When David Bowie and Eric Clapton flirted with the far-right and inspired an anti-fascist movement


Source: LetterPress. Reprinted from August 2016

Rock Against Racism was a social movement that is not given its full due when histories of Punk and post-Punk are talked about.

Forget what you’ve seen on nostalgia television, Britain in the mid-1970s was not a groovy place to live in. For most of us it wasn’t disco glitterballs, Chopper bikes and Glam fashion but economic depression, brown and orange furnishings, horrible shirts and jackets with HUGE lapels and endemic, casual racism.

The legacy of Enoch Powell’s ‘rivers of blood’ speech was rippling through the population and attacks on members of the Black and Asian population were escalating alarmingly. It is from this potent social soup that punk would be born – a movement itself split between its racist fringe and a more politically progressive caucus.

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Although there were those of us on the Left who were trying to stand against the trend towards racist violence – witness the formation of the Anti-Nazi League – there were messages of incitement coming from some seemingly unlikely directions.

In August 1976 a heavily intoxicated Eric Clapton blurted out some very unfortunate remarks onstage at the Birmingham Odeon in England. “England is overcrowded,” he said. “I think we should send them all back.” He went on to add that England was in danger of becoming a “black colony.”

Around the same time, David Bowie caused an even greater uproar when he shared some surprising political beliefs. “I believe very strongly in fascism,” he told Playboy. “The only way we can speed up the sort of liberalism that’s hanging foul in the air. . .is a right-wing totally dictatorial tyranny. . .Rock stars are fascists, too. Adolf Hitler was one of the first rock stars.”

Fortunately, there were those who loved music and were outraged by this turn of events and, prompted by a letter to the music press by photographer and political activist, Red Saunders, a call went out for people to support a new initiative – Rock Against Racism (RAR).

There followed a series of gigs in support of the cause and, hooking into support from emerging punk bands like The Clash and a coming together with the Anti-Fascist League, RAR began to grow. Many mark the official launch date as April 1978 when a march across London was organised, partly as a response to the racist murder of garment factory worker Altab Ali, and which would culminate in a rally in Victoria Park. The turn-out proved to be huge, drawing supporters from across the UK, and a fully fledged movement was born.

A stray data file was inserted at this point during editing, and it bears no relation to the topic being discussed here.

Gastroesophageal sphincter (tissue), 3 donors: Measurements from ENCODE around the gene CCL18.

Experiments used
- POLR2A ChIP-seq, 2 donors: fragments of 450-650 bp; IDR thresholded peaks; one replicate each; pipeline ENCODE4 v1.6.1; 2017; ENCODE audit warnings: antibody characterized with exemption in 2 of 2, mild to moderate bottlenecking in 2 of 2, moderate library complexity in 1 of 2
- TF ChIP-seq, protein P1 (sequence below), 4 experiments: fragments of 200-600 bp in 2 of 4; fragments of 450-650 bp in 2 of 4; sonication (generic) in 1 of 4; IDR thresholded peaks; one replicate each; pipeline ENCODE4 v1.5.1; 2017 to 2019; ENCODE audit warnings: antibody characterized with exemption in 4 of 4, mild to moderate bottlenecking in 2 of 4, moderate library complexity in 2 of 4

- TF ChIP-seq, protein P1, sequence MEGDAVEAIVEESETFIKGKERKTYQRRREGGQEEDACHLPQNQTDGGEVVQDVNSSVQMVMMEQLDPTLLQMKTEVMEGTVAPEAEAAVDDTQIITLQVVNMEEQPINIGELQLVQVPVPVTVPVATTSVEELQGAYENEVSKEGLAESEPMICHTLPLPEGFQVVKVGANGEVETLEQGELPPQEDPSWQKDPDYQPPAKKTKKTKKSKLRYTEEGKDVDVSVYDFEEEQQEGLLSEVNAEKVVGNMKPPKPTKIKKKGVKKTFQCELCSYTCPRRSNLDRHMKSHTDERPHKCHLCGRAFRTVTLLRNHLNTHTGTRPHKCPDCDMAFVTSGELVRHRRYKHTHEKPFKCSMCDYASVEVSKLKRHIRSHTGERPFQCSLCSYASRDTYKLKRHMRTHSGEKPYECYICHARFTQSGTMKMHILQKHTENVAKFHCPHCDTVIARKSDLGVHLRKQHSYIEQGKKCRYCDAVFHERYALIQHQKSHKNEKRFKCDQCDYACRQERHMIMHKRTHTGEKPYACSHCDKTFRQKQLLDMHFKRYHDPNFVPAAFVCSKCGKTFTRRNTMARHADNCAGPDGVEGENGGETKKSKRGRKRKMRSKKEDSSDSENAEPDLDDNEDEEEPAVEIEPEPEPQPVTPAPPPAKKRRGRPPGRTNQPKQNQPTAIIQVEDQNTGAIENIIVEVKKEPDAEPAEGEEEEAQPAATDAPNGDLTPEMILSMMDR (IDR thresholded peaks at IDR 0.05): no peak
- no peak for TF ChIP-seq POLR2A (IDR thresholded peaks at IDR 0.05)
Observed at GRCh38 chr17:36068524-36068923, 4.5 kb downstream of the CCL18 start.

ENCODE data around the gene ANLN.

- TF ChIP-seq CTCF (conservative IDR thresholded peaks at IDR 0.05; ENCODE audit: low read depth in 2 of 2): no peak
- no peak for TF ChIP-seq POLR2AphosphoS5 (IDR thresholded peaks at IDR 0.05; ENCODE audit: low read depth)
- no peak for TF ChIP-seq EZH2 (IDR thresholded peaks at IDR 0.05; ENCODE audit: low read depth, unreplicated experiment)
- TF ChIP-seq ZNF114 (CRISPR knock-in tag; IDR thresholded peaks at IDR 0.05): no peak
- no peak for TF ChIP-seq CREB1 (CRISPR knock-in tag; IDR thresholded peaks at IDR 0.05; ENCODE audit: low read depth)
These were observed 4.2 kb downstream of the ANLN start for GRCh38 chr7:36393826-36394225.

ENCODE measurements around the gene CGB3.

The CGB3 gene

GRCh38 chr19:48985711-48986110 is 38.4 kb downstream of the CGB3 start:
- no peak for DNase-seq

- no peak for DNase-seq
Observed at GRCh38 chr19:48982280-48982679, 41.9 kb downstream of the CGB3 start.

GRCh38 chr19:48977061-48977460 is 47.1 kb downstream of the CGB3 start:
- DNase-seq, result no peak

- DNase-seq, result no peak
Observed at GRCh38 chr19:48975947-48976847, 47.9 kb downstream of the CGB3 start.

David Widgery, who put together Beating Time, was there from the very beginning and brings a uniquely informed and almost intimate portrait of how RAR grew and developed. He uses contemporary reportage with original images and newspaper coverage to piece together the history of the movement.

What soon became clear was that campaigning against racism wasn’t just about trying to confront a single issue – racism exists because of the wider political context in which prejudice and discrimination can flourish. As the final years of the moribund Labour government conceded power to the emergent neoliberalism embodied by the Thatcher regime, RAR found itself campaigning for wider issues of social justice well into the 1980s.

Widgery’s book was published in 1986 and although this doesn’t mark the end of the RAR story it was its high water mark. In the following years RAR mutated into many other anti-racist campaigns that the author of this book insightfully anticipates in his final chapter. You will find this book an excellent introduction to a social movement that is not given its full due when histories of Punk and post-Punk are talked about. Writing in The Guardian in 2008 Safraz Manzoor notes:

“Thirty years after the Victoria Park carnival the story of Rock Against Racism is only fleetingly mentioned in most histories of punk, but that does not diminish its extraordinary achievement. It’s an achievement that can perhaps only be gauged by imagining how else things might have been had Red Saunders not been moved to write that letter, had courageous souls like Roger Huddle, Paul Furness and the rest not joined the movement: Eric Clapton would have got away with making racist comments, the National Front would have continued to march into immigrant areas stirring up hatred, winning votes and seats and the course of British politics could have been very different.”

The Clash at Rock Against Racism carnival 1978



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